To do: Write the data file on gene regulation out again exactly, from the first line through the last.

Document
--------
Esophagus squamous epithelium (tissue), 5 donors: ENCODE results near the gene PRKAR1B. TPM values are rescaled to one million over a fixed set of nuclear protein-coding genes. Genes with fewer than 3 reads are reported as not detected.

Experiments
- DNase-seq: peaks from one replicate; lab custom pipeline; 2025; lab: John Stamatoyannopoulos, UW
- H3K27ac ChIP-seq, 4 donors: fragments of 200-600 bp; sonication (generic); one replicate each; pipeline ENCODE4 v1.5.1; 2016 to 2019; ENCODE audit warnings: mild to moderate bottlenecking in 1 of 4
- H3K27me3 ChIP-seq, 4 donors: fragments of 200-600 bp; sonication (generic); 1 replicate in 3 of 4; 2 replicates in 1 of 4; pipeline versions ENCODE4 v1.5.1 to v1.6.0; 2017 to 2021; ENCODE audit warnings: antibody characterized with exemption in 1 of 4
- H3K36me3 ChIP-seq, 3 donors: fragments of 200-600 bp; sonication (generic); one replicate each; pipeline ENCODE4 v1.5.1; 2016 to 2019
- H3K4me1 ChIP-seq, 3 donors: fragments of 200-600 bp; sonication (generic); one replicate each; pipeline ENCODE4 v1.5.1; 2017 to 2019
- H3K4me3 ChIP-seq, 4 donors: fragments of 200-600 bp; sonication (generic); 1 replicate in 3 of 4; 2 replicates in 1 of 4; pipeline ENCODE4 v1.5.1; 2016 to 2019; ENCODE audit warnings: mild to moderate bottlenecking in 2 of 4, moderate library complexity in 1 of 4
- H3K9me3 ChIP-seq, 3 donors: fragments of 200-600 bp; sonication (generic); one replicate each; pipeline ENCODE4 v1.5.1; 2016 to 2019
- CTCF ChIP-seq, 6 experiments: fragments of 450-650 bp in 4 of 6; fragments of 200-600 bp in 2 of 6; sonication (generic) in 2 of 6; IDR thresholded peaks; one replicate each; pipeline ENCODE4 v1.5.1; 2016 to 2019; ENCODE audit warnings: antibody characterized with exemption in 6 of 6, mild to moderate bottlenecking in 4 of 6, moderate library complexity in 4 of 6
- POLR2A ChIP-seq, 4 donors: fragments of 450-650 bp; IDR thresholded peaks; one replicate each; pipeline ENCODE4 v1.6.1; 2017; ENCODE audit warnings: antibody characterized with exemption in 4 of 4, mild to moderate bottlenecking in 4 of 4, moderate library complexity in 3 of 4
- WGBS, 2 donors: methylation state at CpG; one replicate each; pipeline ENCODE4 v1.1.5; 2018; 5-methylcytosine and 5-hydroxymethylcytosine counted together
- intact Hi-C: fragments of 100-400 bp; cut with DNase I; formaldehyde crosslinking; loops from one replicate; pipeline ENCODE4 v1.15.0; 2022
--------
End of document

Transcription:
Esophagus squamous epithelium (tissue), 5 donors: ENCODE results near the gene PRKAR1B. TPM values are rescaled to one million over a fixed set of nuclear protein-coding genes. Genes with fewer than 3 reads are reported as not detected.

Experiments
- DNase-seq: peaks from one replicate; lab custom pipeline; 2025; lab: John Stamatoyannopoulos, UW
- H3K27ac ChIP-seq, 4 donors: fragments of 200-600 bp; sonication (generic); one replicate each; pipeline ENCODE4 v1.5.1; 2016 to 2019; ENCODE audit warnings: mild to moderate bottlenecking in 1 of 4
- H3K27me3 ChIP-seq, 4 donors: fragments of 200-600 bp; sonication (generic); 1 replicate in 3 of 4; 2 replicates in 1 of 4; pipeline versions ENCODE4 v1.5.1 to v1.6.0; 2017 to 2021; ENCODE audit warnings: antibody characterized with exemption in 1 of 4
- H3K36me3 ChIP-seq, 3 donors: fragments of 200-600 bp; sonication (generic); one replicate each; pipeline ENCODE4 v1.5.1; 2016 to 2019
- H3K4me1 ChIP-seq, 3 donors: fragments of 200-600 bp; sonication (generic); one replicate each; pipeline ENCODE4 v1.5.1; 2017 to 2019
- H3K4me3 ChIP-seq, 4 donors: fragments of 200-600 bp; sonication (generic); 1 replicate in 3 of 4; 2 replicates in 1 of 4; pipeline ENCODE4 v1.5.1; 2016 to 2019; ENCODE audit warnings: mild to moderate bottlenecking in 2 of 4, moderate library complexity in 1 of 4
- H3K9me3 ChIP-seq, 3 donors: fragments of 200-600 bp; sonication (generic); one replicate each; pipeline ENCODE4 v1.5.1; 2016 to 2019
- CTCF ChIP-seq, 6 experiments: fragments of 450-650 bp in 4 of 6; fragments of 200-600 bp in 2 of 6; sonication (generic) in 2 of 6; IDR thresholded peaks; one replicate each; pipeline ENCODE4 v1.5.1; 2016 to 2019; ENCODE audit warnings: antibody characterized with exemption in 6 of 6, mild to moderate bottlenecking in 4 of 6, moderate library complexity in 4 of 6
- POLR2A ChIP-seq, 4 donors: fragments of 450-650 bp; IDR thresholded peaks; one replicate each; pipeline ENCODE4 v1.6.1; 2017; ENCODE audit warnings: antibody characterized with exemption in 4 of 4, mild to moderate bottlenecking in 4 of 4, moderate library complexity in 3 of 4
- WGBS, 2 donors: methylation state at CpG; one replicate each; pipeline ENCODE4 v1.1.5; 2018; 5-methylcytosine and 5-hydroxymethylcytosine counted together
- intact Hi-C: fragments of 100-400 bp; cut with DNase I; formaldehyde crosslinking; loops from one replicate; pipeline ENCODE4 v1.15.0; 2022